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The Division has a policy of according leniency to corporations reporting their illegal antitrust activity at an early stage, if they meet certain conditions. "Leniency" means not charging such a firm criminally for the activity being reported. (The policy also is known as the corporate amnesty or corporate immunity policy.)

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The Division has a policy of according leniency to corporations reporting their illegal antitrust activity at an early stage, if they meet certain conditions. "Leniency" means not charging such a firm criminally for the activity being reported. (The policy also is known as the corporate amnesty or corporate immunity policy.)

A. Leniency Before an Investigation Has Begun

Leniency will be granted to a corporation reporting illegal activity before an investigation has begun, if the following six conditions are met:

1. At the time the corporation comes forward to report the illegal activity, the Division has not received information about the illegal activity being reported from any other source;

2. The corporation, upon its discovery of the illegal activity being reported, took prompt and effective action to terminate its part in the activity;

3. The corporation reports the wrongdoing with candor and completeness and provides full, continuing and complete cooperation to the Division throughout the investigation;

4. The confession of wrongdoing is truly a corporate act, as opposed to isolated confessions of individual executives or officials;

5. Where possible, the corporation makes restitution to injured parties; and

6. The corporation did not coerce another party to participate in the illegal activity and clearly was not the leader in, or originator of, the activity.

B. Alternative Requirements for Leniency

If a corporation comes forward to report illegal antitrust activity and does not meet all six of the conditions set out in Part A, above, the corporation, whether it comes forward before or after an investigation has begun, will be granted leniency if the following seven conditions are met:

1. The corporation is the first one to come forward and qualify for leniency with respect to the illegal activity being reported;

2. The Division, at the time the corporation comes in, does not yet have evidence against the company that is likely to result in a sustainable conviction;

3. The corporation, upon its discovery of the illegal activity being reported, took prompt and effective action to terminate its part in the activity;

4. The corporation reports the wrongdoing with candor and completeness and provides full, continuing and complete cooperation that advances the Division in its investigation;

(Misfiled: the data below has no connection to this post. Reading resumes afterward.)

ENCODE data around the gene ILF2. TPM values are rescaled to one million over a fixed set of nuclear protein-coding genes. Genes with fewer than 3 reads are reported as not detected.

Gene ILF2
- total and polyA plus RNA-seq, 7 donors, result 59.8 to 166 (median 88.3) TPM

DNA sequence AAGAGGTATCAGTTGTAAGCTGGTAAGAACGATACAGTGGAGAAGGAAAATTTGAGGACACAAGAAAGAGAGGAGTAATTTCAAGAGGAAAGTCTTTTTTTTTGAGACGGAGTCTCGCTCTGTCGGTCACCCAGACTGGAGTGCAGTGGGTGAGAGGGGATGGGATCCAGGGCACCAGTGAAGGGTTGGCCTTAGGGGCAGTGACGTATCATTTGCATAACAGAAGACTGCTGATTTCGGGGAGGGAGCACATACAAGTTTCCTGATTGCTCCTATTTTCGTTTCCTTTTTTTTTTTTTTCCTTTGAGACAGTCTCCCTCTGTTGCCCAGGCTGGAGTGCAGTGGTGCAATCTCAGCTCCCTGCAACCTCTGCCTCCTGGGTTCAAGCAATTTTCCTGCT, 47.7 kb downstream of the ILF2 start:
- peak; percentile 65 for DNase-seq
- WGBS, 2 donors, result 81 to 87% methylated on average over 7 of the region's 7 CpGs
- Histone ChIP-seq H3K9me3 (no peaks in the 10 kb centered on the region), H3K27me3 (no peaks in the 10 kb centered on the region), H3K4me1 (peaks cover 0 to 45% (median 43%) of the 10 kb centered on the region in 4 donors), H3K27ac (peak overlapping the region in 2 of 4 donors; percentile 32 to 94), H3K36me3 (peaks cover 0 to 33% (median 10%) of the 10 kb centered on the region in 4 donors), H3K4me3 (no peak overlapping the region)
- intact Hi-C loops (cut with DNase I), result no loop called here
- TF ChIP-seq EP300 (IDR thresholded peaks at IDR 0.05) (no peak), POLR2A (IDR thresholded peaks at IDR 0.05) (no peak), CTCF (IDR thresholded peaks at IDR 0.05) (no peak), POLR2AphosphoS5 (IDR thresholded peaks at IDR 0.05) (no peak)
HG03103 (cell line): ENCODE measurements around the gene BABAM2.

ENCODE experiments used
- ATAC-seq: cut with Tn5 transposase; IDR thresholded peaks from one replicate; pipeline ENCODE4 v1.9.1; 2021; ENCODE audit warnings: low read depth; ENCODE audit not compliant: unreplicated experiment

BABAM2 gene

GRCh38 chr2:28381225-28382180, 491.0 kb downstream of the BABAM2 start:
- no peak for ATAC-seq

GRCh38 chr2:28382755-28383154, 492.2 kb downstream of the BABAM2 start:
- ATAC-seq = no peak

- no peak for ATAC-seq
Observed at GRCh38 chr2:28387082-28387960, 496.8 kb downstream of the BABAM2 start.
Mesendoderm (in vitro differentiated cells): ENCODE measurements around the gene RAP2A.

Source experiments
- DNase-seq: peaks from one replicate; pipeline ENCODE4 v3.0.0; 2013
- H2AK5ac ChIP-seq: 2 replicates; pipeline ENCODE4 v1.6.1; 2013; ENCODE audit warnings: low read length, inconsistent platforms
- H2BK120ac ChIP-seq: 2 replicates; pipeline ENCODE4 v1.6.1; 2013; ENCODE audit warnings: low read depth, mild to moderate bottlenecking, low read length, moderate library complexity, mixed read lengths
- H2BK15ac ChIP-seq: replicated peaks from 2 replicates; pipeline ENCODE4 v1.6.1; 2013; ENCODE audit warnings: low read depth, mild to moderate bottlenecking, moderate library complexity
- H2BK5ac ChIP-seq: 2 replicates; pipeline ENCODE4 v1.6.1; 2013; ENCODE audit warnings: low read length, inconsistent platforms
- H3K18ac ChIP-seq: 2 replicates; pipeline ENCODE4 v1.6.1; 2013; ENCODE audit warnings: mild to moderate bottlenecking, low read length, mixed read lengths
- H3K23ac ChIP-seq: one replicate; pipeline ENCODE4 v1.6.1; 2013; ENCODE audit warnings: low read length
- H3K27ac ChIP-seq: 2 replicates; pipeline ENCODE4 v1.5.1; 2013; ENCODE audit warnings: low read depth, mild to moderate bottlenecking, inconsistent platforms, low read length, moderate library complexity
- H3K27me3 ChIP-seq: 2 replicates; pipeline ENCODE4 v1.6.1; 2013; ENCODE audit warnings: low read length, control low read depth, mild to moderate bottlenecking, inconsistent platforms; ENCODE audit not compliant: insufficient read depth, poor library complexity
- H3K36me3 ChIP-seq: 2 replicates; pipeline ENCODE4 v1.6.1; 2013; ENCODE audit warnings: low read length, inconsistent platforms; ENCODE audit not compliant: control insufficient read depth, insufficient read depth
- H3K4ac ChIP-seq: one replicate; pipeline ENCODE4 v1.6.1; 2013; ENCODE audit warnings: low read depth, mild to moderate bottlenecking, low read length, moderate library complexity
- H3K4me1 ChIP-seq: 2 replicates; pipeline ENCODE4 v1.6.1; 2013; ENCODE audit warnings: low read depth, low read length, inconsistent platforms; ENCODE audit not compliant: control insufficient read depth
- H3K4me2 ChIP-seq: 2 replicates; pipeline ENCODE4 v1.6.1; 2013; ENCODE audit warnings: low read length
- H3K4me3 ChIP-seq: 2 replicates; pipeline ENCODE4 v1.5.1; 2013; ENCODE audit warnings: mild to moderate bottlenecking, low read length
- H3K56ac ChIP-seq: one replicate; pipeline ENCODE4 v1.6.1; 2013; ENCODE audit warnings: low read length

5. The confession of wrongdoing is truly a corporate act, as opposed to isolated confessions of individual executives or officials;

6. Where possible, the corporation makes restitution to injured parties; and

7. The Division determines that granting leniency would not be unfair to others, considering the nature of the illegal activity, the confessing corporation's role in it, and when the corporation comes forward.

In applying condition 7, the primary considerations will be how early the corporation comes forward and whether the corporation coerced another party to participate in the illegal activity or clearly was the leader in, or originator of, the activity. The burden of satisfying condition 7 will be low if the corporation comes forward before the Division has begun an investigation into the illegal activity. That burden will increase the closer the Division comes to having evidence that is likely to result in a sustainable conviction.

C. Leniency for Corporate Directors, Officers, and Employees

If a corporation qualifies for leniency under Part A, above, all directors, officers, and employees of the corporation who admit their involvement in the illegal antitrust activity as part of the corporate confession will receive leniency, in the form of not being charged criminally for the illegal activity, if they admit their wrongdoing with candor and completeness and continue to assist the Division throughout the investigation.

If a corporation does not qualify for leniency under Part A, above, the directors, officers, and employees who come forward with the corporation will be considered for immunity from criminal prosecution on the same basis as if they had approached the Division individually.

D. Leniency Procedure

If the staff that receives the request for leniency believes the corporation qualifies for and should be accorded leniency, it should forward a favorable recommendation to the Office of Operations, setting forth the reasons why leniency should be granted. Staff should not delay making such a recommendation until a fact memo recommending prosecution of others is prepared. The Director of Operations will review the request and forward it to the Assistant Attorney General for final decision. If the staff recommends against leniency, corporate counsel may wish to seek an appointment with the Director of Operations to make their views known. Counsel are not entitled to such a meeting as a matter of right, but the opportunity will generally be afforded.

Issued August 10, 1993

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